Stoneburner Adjusting To TE Role

When Jake Stoneburner was being recruited by Ohio State, the possibility of moving him from wide receiver to tight end grew as his frame did. Now getting ready for his first season as a tight end, Stoneburner opens up about the possibilities he sees for himself and the position as a whole.

Although it was always a possibility, even Jacob Stoneburner himself did not expect to already be lining up at tight end.

When the Dublin (Ohio) Coffman native enrolled at Ohio State for the 2008 season, he was listed as a wide receiver who had the potential to grow into a tight end. The team's media guide for the season listed him at 6-5, 225 pounds, but the Buckeye coaching staff said the plan was to keep him at wide receiver.

Now Stoneburner will head into the fall as a tight end at a self-reported weight of 250 pounds.

"I really didn't think I'd put on weight this easily, but I knew if I did I'd end up playing tight end," he told "If I were to stay at 220 then I wouldn't have wanted to play tight end but since I'm this size I don't really mind it."

During the spring OSU head coach Jim Tressel said Stoneburner had to move to tight end because he was tired of trying to keep his weight down himself. Stoneburner said he is not entirely sure where the extra weight came from.

"Really, I have no idea," he said. "I started lifting a lot. A lot of us redshirt freshmen started lifting like crazy. I got a lot stronger in my upper body. I wasn't really that strong coming out of high school so I think it's a lot of muscle mass."

At this point, Stoneburner said, he officially feels like a tight end. The switch came following the 2008 season, meaning Stoneburner went through spring drills at the position as well. In addition, he filled in at tight end sporadically throughout the season while working on the scout team.

The biggest adjustment to the position has been learning the blocking techniques, he said.

"I learned all the blocking techniques and getting all that stuff down, but the route-running is pretty much the same," he said. "I have a good grasp on that. I have had to learn personnel, techniques, vocabulary."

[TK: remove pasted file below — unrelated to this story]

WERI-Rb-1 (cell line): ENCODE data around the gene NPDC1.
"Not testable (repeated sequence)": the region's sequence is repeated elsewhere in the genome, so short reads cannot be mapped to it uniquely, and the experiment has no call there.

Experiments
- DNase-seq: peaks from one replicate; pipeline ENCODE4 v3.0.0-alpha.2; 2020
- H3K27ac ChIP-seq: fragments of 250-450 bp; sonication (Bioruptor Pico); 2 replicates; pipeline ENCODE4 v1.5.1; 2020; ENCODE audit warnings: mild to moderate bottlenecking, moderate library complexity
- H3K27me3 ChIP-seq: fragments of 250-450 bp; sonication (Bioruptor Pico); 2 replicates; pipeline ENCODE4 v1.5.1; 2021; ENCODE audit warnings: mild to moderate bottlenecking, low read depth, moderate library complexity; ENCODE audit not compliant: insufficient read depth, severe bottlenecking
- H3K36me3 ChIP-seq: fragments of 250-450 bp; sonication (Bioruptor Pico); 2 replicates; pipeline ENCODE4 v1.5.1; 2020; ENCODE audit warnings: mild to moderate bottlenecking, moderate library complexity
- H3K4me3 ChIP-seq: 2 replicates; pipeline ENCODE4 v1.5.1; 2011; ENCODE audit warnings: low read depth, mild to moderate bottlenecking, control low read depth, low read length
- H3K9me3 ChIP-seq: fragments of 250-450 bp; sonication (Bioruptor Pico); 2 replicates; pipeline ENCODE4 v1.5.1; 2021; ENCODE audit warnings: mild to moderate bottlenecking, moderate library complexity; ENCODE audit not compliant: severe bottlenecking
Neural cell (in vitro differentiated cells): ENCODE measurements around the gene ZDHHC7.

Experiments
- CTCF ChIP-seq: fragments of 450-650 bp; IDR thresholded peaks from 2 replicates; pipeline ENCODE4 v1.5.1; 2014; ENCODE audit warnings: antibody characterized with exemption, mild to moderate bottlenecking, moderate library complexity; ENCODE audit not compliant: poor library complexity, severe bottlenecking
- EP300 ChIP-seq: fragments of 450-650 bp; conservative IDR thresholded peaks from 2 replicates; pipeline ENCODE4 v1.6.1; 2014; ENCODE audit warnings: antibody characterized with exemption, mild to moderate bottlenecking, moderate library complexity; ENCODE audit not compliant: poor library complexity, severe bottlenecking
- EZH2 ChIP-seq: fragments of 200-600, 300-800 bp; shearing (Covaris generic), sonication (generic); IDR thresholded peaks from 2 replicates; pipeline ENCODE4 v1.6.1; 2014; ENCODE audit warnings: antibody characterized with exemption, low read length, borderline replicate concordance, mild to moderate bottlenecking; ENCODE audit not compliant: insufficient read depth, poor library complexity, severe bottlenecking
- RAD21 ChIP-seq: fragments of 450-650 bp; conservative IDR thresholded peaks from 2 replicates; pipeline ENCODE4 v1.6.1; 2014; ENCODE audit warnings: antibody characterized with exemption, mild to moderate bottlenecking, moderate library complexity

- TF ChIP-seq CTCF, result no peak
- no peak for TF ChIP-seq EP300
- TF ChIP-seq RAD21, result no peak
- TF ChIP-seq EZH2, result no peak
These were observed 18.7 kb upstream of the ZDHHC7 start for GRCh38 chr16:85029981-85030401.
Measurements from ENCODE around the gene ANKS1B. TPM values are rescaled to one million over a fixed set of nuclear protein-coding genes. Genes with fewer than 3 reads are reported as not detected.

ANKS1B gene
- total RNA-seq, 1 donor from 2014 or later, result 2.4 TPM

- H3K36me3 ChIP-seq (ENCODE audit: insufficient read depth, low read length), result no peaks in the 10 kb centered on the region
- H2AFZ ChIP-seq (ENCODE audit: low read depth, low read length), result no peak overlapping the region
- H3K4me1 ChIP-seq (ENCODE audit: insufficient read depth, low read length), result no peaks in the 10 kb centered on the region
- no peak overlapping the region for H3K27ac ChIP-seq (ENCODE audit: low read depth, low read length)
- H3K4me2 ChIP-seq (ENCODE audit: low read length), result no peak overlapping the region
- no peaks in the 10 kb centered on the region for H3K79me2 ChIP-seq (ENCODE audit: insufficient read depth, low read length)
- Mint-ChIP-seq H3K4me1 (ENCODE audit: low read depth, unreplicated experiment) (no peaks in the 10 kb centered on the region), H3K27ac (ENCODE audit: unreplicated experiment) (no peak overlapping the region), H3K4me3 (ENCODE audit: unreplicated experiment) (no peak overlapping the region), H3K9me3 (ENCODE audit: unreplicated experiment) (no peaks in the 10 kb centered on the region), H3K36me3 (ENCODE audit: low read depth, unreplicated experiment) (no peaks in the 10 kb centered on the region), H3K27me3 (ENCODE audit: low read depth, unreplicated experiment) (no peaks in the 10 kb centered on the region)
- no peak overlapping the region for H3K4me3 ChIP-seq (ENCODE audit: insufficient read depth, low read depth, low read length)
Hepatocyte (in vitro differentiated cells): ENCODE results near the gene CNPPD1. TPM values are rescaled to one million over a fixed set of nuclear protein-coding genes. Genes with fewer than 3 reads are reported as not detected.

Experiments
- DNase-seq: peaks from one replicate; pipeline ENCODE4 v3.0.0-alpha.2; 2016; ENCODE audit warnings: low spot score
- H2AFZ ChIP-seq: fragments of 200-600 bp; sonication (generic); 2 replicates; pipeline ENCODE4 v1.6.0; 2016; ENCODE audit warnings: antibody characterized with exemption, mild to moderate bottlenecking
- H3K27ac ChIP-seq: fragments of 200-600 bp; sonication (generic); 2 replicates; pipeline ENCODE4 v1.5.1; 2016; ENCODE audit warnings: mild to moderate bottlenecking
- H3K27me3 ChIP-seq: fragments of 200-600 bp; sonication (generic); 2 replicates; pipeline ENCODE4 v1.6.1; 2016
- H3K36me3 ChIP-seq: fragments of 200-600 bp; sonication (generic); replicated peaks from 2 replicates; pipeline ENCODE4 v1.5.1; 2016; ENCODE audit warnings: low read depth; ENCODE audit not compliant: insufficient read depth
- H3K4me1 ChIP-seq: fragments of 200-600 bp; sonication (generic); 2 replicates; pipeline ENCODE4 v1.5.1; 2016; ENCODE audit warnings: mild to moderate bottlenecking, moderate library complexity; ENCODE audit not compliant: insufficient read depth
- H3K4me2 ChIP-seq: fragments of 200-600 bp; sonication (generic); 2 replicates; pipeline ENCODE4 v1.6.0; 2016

It also has meant he has had to learn how to block the likes of Cameron Heyward, Thaddeus Gibson and others. The trick is to stay in front of them, he said.

"The first couple days I was pretty nervous about blocking big guys like Cam, but I did a lot better than I thought," he said. "In spring ball I got pretty confident."

Senior Jake Ballard enters the season with three years' worth of experience at the position, but he has caught just 20 passes for 227 yards and three scores in 38 games while serving as the primary understudy for Rory Nicol.

With Nicol having exhausted his eligibility, Stoneburner steps into the void as the second tight end in the OSU offense. The question now is whether or not the tight ends on this year's team will find passes being thrown their way.

By doing some reading between the lines, Stoneburner feels that will happen.

"They've been saying they're going to (throw to us more)," he said. "It wouldn't make sense to move a receiver to tight end if they wanted me to block. You would move a tackle to tight end or recruit bigger tight ends. I just don't think that if they wanted me just to block, they would have moved me to tight end."

OSU head coach Jim Tressel has hinted that more chances for production could be coming to the tight ends.

"Jake's been working very hard and I've seen some good things from Jake Stoneburner that indicate that we may have a chance, according to what the defense does, to apply a little bit of pressure. I thought they (both) showed us a little bit this spring."

Stoneburner's addition to the tight end room has made for a more diverse group of players, Ballard said.

"It used to be just me, Rory Nicol and Brandon Smith," Ballard said. "We were the bigger guys and usually used for run blocking. Now you've got Stoneburner who came over from the receivers and he's really helping us out as far as the passing games going. It's a diverse group of guys, but we're all big guys."

It sounds like the transformation is complete, then.

"My body is changing and I feel a lot bigger with my upper body," Stoneburner said. "I'm running with the guys who play tight end, the bigger guys. Now I really do feel like a tight end."

Tressel said he has noticed the change in Stoneburner.

"He's got a little strength," Tressel said. "He's a 370 pounds power-clean guy. He's one of the top guys in the team, so he's a little surprise in the blocking and a very good inside receiver."

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